I was just coming down from my three Three Musketeers high the day after Halloween, OK four, when my Sirius radio started playing Christmas music, my wife started telling me about our Thanksgiving Day plans and our friends were asking me what we’re doing for New Years Eve. I’m thinking to myself, why have ‘they’ crammed these four holidays into the last 62 days of the year?

It’s 62 days of eating candy, then eating leftover candy, then eating excessively large turkey dinners, then eating calorie-rich Christmas meals accompanied by eggnog, wassail or the latest ‘holiday beverage’, and then we’re expected to have the ‘party of the year’ to celebrate the coming of a new year. If I had lost any weight on the variety of diets I’ve been on throughout the year, that ship set sail with the Three Musketeers. Which is how New Year’s resolutions get created I guess.  You know, historians aren’t really certain about the actual birth of Jesus anyway and the Gregorian calendar, which we follow, is only one of many available calendars so I say move Christmas and New Years to the summer, where at least we can get out and walk off a few calories.

Thank you, Columbus!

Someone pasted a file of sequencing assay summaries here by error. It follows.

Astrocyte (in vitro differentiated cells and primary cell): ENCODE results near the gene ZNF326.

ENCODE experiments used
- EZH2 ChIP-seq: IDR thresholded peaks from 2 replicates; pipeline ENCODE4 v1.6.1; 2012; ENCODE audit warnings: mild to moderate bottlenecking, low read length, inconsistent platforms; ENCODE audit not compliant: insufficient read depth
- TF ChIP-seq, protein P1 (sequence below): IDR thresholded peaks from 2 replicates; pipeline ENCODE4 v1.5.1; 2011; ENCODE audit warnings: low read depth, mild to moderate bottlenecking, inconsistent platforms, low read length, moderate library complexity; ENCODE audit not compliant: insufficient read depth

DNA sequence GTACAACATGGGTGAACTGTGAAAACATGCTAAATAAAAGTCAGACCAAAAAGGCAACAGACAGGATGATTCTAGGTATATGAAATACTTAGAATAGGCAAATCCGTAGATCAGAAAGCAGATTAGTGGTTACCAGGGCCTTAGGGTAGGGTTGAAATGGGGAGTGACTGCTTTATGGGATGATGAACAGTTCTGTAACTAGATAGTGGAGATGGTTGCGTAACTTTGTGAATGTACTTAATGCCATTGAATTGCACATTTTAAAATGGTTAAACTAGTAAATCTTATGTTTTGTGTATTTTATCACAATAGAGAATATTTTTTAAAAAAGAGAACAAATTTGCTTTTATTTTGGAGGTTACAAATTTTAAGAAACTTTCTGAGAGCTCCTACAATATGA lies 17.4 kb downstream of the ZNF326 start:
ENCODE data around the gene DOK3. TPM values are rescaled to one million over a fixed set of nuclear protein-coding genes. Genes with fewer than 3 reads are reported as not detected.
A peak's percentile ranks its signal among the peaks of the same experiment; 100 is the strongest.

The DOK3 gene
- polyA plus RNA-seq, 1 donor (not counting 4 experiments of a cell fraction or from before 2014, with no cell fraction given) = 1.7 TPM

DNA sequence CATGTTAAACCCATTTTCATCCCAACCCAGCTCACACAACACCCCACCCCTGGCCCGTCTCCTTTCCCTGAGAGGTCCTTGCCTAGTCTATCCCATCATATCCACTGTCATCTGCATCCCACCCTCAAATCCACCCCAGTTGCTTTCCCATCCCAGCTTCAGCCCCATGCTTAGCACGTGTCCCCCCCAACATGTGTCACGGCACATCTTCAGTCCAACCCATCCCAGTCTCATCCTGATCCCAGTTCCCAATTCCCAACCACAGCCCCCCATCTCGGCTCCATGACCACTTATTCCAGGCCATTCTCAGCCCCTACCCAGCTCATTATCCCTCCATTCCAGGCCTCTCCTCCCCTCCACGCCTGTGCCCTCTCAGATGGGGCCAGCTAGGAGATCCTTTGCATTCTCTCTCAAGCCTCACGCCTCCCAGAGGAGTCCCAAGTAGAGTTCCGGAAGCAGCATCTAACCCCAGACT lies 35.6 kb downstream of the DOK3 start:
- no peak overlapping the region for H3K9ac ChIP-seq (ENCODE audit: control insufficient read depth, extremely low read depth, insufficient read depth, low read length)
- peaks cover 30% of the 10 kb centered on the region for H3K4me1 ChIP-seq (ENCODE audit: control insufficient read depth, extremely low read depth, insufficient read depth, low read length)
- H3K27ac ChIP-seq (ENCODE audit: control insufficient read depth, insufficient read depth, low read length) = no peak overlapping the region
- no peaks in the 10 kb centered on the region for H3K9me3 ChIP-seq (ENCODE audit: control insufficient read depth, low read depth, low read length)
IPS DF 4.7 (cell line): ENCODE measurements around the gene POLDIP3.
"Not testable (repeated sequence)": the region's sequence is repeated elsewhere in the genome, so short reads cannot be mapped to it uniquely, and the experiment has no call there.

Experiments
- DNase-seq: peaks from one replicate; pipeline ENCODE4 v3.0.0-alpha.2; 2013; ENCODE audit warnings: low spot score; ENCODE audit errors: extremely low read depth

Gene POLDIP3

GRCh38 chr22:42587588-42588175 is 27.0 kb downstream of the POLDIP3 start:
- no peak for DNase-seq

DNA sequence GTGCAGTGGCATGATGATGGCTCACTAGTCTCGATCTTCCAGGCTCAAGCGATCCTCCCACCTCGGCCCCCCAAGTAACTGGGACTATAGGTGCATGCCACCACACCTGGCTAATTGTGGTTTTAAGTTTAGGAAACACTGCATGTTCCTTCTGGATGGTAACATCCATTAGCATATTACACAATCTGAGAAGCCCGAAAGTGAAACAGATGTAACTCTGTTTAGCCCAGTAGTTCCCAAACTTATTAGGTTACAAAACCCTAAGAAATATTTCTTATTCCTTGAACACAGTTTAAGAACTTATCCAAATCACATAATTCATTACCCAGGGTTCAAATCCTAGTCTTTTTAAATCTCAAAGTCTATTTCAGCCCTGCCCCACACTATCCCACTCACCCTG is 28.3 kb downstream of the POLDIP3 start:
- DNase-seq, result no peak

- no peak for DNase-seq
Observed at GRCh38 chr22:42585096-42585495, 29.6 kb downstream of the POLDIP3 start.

And as long as we’re moving holidays around, there’s probably some we could get rid of altogether. Columbus Day immediately comes to mind – a holiday that hangs just outside of that 62 day window, on October 14. This is a strange one to me since Christopher Columbus never set foot on U.S. soil, yet for years we’ve celebrated this Italian’s ‘discovery of America’ along with his other bogus discovery – proving the world wasn’t flat!   Columbus Day’s status as a holiday has been sketchy at best.  Some states don’t recognize it, but rather eschewed this holiday for ‘Indigenous People’s Day’, which was started in 1992 by, who else, the city of Berkeley.  It does make me wonder why we don’t have a national holiday to celebrate Native Americans.  I guess we just don’t want to be reminded of what we’ve done to them.  But Columbus is vigorously celebrated in many Italian communities, just as the Irish observe St. Patrick’s Day on March 17, which was the day St. Patrick died in AD 461 – not sure how that became a holiday. To most of us it’s just another time to hoist a drink – preferably Irish whiskey or beer.